I'm sorry if this seems difficult, but then its not a simple question for others to answer without a little bit more from you since many of the sub-questions involved can only really be answered by you.
I'm not sure what is typically used, I use rechargeable AA nimh cells, but that is what I have around.
If you want this to come out well you are going to need to do some research and some arithmetic. I can lay down the process I would go through for something like this.
First ask, what do I want my robot to do? You want yours to be able to wander without running into obstacles directly in front of it. Then I would try to break it down to sub-problems, the above goal seems to have two in my mind, movement and obstacle detection.
OK, then how fast should it be able to move? For how long? These are questions that you can answer. Then pick motors and gears based on that and projected weight of the finished bot. Since this is going to be your first robot you probably don't have any firm requirements for speed which makes it easy to pick a motor, those motors with that gearbox should be fine.
How will it detect obstacles? Great, you've picked a method with the ir sensor.
So now you battery will have to provide power for the motors, the arduino, the sensor and any other leds or whatever you want to add for style points. In general your motors are going to be by far the biggest current draw so I would mainly worry about that.
Pololu has a datasheet for the motors in the gearbox, http://www.pololu.com/file/download/fa_130ra.pdf?file_id=0J11
, which tells us that the motors have a stall current of 2.1 A and draw .56 A at max efficiency. So I'd want to allow for both motors running at the same time with some load, and plan to avoid stall conditions and look for a battery that can provide at least about 1.5 A continuous and I would like to be able to run it for, say half an hour (another question only you can answer).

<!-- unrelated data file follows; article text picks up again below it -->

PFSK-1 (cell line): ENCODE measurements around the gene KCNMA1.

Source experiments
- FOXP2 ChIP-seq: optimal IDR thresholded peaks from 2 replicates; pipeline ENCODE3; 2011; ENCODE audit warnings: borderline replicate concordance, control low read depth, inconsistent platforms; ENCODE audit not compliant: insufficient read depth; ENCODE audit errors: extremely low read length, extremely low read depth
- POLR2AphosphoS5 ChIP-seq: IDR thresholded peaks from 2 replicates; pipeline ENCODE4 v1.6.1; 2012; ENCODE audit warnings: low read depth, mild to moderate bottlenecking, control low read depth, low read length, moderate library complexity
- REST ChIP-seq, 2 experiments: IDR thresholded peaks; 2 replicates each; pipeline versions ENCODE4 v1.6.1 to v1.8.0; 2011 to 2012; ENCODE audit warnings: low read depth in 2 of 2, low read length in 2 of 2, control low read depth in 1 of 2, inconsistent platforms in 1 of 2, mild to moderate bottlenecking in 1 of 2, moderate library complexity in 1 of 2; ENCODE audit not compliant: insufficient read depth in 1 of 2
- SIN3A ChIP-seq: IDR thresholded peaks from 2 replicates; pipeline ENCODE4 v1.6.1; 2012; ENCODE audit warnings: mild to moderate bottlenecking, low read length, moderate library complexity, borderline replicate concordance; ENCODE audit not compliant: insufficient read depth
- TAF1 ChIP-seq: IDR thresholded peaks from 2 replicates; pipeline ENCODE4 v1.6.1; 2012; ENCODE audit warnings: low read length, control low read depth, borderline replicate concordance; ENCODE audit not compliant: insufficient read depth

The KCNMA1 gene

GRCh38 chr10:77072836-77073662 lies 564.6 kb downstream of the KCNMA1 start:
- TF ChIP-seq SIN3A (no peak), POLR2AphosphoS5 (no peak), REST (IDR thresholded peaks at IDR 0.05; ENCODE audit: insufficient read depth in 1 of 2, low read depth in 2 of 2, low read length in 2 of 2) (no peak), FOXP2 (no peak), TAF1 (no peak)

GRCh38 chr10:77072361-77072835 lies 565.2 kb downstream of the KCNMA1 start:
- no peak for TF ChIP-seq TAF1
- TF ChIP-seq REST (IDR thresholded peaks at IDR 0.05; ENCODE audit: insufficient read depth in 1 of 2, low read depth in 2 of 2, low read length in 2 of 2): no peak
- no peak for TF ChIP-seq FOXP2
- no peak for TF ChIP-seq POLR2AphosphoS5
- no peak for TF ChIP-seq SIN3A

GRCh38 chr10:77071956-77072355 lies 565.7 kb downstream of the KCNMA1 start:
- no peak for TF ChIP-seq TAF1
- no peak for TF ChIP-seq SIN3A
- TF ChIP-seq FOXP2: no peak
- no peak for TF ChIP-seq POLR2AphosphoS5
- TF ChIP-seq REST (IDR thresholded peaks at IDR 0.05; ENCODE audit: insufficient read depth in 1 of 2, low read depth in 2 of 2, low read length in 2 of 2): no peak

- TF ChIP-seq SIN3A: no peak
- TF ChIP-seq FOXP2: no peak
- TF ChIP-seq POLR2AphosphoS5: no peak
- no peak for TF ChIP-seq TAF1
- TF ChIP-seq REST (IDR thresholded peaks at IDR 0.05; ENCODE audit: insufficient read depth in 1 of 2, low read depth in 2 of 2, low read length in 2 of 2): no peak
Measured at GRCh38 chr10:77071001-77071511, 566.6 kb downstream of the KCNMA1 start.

When looking at batteries there are a few important numbers, the voltage obviously, the mAh, and its current capacity. Now the 9V (nominal value, actual value likely to vary between ~10 and ~6 or lower depending on how discharged it is) is a bad choice for several reasons
#1. You have nothing that wants 9V, you will have to regulate this down to 5V for the arduino and the sensor, and those motors only want 3V (you can run them higher, but they will burn out faster and you probably don't need the speed). This leaves the voltage regulator on your arduino dissipating power for no reason, wasted power is bad. I'm not exactly sure how you planned on getting the motors involved, but it wouldn't work well, if at all.
#2. A 9V is generally going to be rated ~550 mAh, or to put it another way it can provide 550 milliamps for 1 hour, or 5.5 milliamps for 100 hours (not quite true but we will get to that). So if you have two motors running at .6 A or so under some load, ignoring the other electronics you need ~1.2 A, all the time. So if you just go by the rating you should get about half an hour of charge out of a 9V.
#3. The more current you try to pull out of a battery continuously, the fewer effective mAh you will get out of a battery. First, I would be surprised if a 9V could actually put out that kind of current (its off of energizer's charts for example), and even if it could that would reduce you battery life even further.
#4. The final reason is that batteries voltage level changes over the charge cycle and 9V manufacturers assume you are going to keep using the battery until the voltage drops to about 5V. The problem is that the voltage regulator on the arduino requires an input voltage of about 7V to operate correctly, so there goes a third of the useful discharge cycle for arduino operation.
If you have read this far, you can see a few things. 9Vs suck and were invented as a dirty trick for newbies to electronics (9V = MORE POWER WEEEEEEE!!!!), if you want a robot that works you have to be willing to do some homework or buy a kit, and that I have way too much time on my hands to type all this up.
As suggestions, use AA's as they are much better at providing more current for longer, they are cheap and you can get rechargeable ones easily. Everything above should help illustrate why you should plan plan plan before you build build build. How disappointed would you be if you got it all together and then found the thing ate through batteries at the rate of 5-6 an hour with sub-par performance due to inadequate power?
I hope this has been mildly helpful and will help to encourage you to look at things a little more closely, otherwise my fear that you won't end up with a robot that performs as expected remains. Or get a kit, there is nothing wrong with that and it is a great way to start out.